The sights — and sounds — of the spring light goose season

It’s been a decade since I hunted for snow geese, but I remember the experience like it was yesterday. Truth be told, it was the first time I hunted snow geese, and probably the last time, too, because it was just so dang much work.

I’d gone out to North Dakota to do a story with some guys who had a real serious addiction to snow goose hunting. I wanted the whole experience, so I drove five hours from home and met them at a hotel in LaMoure. I checked in, then climbed in one of the guys’ trucks and spent the next five hours driving down gravel roads and watching huge flocks of geese fly overhead.

As afternoon turned to evening, we watched thousands of birds flying to and from small water bodies. I’d seen photos of big flocks of snow geese, but that was my first time seeing them up close. The sight of that many birds flying in a group is something to behold, but the sound they make is something else altogether.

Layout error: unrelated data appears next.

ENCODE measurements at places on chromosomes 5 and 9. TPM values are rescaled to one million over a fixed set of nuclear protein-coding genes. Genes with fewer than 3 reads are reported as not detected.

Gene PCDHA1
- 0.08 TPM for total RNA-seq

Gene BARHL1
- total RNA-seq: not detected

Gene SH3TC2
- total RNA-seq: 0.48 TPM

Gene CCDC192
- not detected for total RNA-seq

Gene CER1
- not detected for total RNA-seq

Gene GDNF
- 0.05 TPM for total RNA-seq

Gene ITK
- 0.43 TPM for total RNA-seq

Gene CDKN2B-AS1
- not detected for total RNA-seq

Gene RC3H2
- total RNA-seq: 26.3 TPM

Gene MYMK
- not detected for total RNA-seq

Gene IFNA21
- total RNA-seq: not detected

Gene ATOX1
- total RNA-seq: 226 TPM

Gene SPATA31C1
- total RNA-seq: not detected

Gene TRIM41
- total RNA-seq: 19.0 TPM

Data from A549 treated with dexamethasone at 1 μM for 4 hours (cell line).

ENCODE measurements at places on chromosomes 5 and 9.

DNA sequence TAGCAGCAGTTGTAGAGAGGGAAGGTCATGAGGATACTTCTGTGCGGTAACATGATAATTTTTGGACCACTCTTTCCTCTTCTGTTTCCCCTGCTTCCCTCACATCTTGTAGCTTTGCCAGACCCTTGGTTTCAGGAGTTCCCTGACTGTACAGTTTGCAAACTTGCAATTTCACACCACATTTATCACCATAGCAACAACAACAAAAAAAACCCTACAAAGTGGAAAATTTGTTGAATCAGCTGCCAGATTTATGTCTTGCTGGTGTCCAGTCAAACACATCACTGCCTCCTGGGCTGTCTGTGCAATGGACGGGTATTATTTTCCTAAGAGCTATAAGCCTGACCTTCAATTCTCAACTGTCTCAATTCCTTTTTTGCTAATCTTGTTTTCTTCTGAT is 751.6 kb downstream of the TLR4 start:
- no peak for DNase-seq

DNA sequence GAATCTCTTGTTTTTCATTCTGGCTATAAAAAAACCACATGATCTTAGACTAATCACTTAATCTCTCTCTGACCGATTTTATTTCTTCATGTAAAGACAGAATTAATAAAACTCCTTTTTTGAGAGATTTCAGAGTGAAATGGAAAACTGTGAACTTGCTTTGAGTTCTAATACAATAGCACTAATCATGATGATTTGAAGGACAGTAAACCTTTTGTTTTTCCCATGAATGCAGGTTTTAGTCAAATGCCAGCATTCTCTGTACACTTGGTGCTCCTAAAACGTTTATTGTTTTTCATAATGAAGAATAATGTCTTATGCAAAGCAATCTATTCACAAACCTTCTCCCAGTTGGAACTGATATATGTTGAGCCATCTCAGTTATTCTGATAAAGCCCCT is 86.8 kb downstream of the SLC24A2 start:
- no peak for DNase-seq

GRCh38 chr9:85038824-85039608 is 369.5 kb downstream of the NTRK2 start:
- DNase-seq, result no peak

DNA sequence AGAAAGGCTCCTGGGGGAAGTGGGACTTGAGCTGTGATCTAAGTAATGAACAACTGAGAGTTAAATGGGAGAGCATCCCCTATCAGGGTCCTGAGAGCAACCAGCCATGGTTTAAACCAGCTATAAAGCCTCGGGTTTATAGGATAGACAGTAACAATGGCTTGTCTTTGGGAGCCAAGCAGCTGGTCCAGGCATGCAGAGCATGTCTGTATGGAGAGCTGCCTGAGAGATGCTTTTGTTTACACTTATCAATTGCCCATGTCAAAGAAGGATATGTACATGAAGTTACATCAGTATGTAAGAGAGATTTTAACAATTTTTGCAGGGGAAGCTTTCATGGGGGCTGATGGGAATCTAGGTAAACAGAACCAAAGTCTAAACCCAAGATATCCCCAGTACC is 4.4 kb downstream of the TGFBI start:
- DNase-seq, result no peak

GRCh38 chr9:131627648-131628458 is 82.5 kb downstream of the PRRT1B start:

At some point, we decided where we’d hunt the next morning. (My input into the whole thing was nothing more than a nod of the head, followed by, “Sounds good to me.”)

It was sometime around dark when we got back to the hotel, where we changed quickly and then went to a nearby bar and restaurant. As a bunch of 20- and 30-somethings are wont to do, a quick dinner turned into a night at the bar. It was after midnight by the time we returned to the hotel, and the only thing I could think about was that I had two hours of sleep ahead of me – three if I was lucky.

By the time shooting hours rolled around, we’d already been in the field several hours, having set up hundreds – maybe thousands – of decoys. Then we got the electronic caller going, and finally climbed into our field blinds. It felt good to lie down.

It wasn’t long before the first snow geese showed up. I truly don’t recall how many shots we fired or how many birds we killed. All I recall is these huge, stunning flocks of birds, and how their cacophony of calls rang in my ears for days after the hunt.

The snow goose hunting bug didn’t bite me then and hasn’t since, but in my mind, seeing and hearing a migrating flock of snow geese is something every hunter should experience.

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